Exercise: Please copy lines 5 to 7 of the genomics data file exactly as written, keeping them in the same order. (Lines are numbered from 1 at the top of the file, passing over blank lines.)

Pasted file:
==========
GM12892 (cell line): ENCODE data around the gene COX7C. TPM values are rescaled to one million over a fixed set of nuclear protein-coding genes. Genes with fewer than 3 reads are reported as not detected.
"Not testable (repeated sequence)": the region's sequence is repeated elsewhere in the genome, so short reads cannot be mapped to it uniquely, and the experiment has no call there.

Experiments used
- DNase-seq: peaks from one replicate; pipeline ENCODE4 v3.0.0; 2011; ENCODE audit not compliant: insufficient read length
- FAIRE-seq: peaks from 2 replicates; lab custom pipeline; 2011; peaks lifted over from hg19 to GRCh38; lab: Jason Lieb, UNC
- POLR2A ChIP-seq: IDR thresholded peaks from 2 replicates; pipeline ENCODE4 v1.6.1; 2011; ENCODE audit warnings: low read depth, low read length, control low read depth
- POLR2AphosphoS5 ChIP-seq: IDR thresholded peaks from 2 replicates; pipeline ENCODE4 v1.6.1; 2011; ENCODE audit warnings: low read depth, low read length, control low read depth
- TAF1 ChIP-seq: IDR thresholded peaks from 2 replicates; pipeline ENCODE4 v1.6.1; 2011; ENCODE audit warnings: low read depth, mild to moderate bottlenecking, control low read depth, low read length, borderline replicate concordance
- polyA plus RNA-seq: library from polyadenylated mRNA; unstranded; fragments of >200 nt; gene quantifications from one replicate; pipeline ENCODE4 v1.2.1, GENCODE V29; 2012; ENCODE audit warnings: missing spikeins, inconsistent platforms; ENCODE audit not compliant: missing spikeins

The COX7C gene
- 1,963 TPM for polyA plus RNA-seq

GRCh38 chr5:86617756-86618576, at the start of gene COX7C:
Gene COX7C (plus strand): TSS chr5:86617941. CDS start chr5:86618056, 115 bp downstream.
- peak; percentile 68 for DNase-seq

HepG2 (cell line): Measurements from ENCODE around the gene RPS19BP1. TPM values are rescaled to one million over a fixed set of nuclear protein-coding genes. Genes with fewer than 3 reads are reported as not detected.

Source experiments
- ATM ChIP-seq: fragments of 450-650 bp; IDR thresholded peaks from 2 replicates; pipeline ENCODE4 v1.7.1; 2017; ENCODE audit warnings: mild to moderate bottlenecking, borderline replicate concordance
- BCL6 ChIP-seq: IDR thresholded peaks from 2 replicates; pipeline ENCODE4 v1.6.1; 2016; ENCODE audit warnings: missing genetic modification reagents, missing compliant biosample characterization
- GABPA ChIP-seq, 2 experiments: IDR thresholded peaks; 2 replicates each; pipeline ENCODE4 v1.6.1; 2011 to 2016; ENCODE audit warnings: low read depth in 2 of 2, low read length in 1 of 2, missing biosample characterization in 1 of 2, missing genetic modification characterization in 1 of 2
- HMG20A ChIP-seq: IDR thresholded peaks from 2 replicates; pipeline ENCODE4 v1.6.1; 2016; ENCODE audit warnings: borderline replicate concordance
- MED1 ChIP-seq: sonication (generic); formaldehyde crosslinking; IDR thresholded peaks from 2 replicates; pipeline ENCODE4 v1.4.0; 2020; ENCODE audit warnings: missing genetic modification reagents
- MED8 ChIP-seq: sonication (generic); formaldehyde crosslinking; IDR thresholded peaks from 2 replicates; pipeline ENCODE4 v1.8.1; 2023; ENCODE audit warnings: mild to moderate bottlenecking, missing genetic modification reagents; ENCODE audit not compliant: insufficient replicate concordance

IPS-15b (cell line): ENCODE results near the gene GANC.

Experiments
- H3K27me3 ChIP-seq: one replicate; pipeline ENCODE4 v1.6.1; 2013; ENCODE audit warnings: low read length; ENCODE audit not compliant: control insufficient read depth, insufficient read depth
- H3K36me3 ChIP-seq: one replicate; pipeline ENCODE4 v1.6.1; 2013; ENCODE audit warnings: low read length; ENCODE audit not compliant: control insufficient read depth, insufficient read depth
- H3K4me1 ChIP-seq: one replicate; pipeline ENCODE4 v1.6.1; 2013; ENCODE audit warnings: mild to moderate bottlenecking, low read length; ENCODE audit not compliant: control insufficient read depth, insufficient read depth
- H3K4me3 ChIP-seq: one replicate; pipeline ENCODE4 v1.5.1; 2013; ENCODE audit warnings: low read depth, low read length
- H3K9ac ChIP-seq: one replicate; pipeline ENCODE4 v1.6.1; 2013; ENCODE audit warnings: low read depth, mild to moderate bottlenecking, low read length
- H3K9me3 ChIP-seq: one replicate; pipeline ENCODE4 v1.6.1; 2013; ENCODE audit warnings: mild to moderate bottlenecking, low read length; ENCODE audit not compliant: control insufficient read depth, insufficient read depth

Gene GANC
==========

- FAIRE-seq: peaks from 2 replicates; lab custom pipeline; 2011; peaks lifted over from hg19 to GRCh38; lab: Jason Lieb, UNC
- POLR2A ChIP-seq: IDR thresholded peaks from 2 replicates; pipeline ENCODE4 v1.6.1; 2011; ENCODE audit warnings: low read depth, low read length, control low read depth
- POLR2AphosphoS5 ChIP-seq: IDR thresholded peaks from 2 replicates; pipeline ENCODE4 v1.6.1; 2011; ENCODE audit warnings: low read depth, low read length, control low read depth